Endless pressure, endlessly applied.

Backyard, Bozeman, Montana. Dreaming of summer.

Wildness, wilderness and roadless areas are all words that we use to describe lands that remain as nature intended, untrammeled by man’s unquenchable thirst for comfort, convenience and attachment to shiny objects. Fragments of Montana, Idaho, Alaska and smaller parcels scattered about the Lower 48 are all that remain of the once vast wild landscape that existed before Europeans occupied (colonized) and exploited anything and everything that could be converted into gold, silver of fiat money. It was all wilderness once. Lately I’ve been reflecting on experiences and events that have influenced my life in the Northern Rockies. Yes, I’m a transplant, originally from “The East.” College in Denver, and then migrating to Missoula, Montana in the winter of 1974-75. I wrote the following piece for a group I helped to found in 1987 in Swan Lake, Montana, The Friends of the Wild Swan. wildswan.org

After 35 years of grassroots wilderness and forest-ecosystem activism, it’s worth reflecting on one of Friends of the Wild Swan’s most important accomplishments:  wildlands protection.  In 1987, the social, cultural and political climate surrounding the wilderness/roadless-areas debate was highly contentious, to put it mildly.  All across western Montana, and in the Swan Valley in particular, public outrage and resentment was growing rapidly against the rapid expansion of clearcut logging on Plum Creek’s (“checkerboard”) corporate holdings, and indiscriminate clearcutting on publicly-owned forest land managed by the U.S. Forest Service.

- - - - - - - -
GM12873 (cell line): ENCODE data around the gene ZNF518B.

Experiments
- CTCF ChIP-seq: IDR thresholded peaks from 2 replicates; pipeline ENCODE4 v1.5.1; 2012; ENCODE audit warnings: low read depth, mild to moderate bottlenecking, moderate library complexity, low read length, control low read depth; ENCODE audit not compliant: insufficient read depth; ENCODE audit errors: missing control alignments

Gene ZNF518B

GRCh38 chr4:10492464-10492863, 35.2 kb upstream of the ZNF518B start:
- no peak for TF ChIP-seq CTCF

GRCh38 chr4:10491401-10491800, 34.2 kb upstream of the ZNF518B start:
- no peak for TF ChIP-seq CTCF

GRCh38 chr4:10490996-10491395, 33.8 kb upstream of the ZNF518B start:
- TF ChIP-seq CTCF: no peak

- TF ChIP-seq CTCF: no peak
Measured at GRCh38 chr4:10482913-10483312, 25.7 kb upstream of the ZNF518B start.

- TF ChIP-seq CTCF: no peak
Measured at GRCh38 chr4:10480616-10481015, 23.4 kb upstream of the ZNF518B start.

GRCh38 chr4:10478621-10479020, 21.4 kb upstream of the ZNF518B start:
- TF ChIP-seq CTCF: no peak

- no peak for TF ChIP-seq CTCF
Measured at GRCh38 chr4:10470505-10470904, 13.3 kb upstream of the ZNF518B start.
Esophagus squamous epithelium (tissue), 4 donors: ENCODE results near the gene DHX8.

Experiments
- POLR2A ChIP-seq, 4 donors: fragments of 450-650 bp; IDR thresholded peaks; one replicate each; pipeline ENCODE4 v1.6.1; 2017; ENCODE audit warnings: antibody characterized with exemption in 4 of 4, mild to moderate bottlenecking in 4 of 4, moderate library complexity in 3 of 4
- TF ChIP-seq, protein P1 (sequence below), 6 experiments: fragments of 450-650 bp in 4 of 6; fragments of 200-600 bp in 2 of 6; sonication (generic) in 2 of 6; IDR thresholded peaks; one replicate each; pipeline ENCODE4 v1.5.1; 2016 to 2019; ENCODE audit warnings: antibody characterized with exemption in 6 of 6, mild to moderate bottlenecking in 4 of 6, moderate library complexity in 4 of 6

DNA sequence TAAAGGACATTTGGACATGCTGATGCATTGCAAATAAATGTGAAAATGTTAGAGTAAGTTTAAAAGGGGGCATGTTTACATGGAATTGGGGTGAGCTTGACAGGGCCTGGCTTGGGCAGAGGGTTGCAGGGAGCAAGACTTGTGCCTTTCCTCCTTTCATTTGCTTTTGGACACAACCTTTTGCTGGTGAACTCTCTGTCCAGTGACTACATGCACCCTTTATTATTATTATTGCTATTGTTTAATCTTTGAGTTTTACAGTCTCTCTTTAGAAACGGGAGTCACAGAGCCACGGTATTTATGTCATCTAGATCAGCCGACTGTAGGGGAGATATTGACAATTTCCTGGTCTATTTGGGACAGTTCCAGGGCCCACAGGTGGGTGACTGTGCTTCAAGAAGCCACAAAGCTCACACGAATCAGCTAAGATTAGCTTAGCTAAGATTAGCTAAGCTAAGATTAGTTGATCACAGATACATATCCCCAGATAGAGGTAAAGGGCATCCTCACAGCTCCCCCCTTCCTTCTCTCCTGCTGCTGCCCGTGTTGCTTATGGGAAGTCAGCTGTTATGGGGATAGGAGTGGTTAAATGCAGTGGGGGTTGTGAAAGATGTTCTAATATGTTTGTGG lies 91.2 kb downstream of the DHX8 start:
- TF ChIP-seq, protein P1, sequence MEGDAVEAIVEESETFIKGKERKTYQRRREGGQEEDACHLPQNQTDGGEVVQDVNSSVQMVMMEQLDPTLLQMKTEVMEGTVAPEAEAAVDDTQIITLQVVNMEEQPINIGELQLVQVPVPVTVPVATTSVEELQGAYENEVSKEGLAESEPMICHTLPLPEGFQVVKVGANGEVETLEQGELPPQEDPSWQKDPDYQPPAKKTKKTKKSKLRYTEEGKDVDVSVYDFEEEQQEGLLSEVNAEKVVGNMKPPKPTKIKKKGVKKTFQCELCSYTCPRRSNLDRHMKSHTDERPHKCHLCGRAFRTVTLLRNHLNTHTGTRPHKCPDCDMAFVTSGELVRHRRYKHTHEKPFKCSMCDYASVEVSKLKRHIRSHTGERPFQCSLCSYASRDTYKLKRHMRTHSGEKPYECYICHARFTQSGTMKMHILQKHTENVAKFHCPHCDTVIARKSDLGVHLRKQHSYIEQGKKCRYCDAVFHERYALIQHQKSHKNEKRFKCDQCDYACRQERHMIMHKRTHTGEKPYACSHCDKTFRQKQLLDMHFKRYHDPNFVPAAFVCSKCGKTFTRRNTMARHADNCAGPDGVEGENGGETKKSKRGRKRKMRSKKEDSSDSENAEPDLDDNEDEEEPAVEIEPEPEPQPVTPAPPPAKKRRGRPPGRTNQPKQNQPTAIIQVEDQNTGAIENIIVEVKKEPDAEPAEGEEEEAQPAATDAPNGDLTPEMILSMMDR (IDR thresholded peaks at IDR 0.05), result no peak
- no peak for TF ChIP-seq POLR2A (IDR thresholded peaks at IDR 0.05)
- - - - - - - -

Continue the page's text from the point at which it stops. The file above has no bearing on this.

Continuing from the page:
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Crazy court ruling threatens all public lands

[East side, Crazy Mountains of Montana]

Change is coming to what I think is Montana’s most alluring “island” mountain range, the Crazy Mountains.  It’s about to become the latest in a long, tortured history of celebrity destinations dotting the American West.  As the success of Big Sky ski resort, the Yellowstone Club, and Moonlight Basin (northwest of Yellowstone National Park) have demonstrated, there is plenty more opportunity here in Southwest Montana if you’ve got deep pockets and high-level political connections in Washington, D.C.

Hikers and hunters have been battling the U.S. Forest Service and Bureau of Land Management to maintain access to public lands for decades.  Local ranchers have been illegally posting “no trespassing” signs to keep hunters and hikers out of their backyard, and off their private land.  But the ownership pattern is complicated in a “checkerboard” of private and public sections (640 acres, or 1 square mile, per section) that originated when the railroad was given title to every other section.  Under the Union Pacific Act of 1862, Congress granted every other section along the railroad – in one square mile blocks — to Union Pacific and retained the alternate sections as federal government lands.

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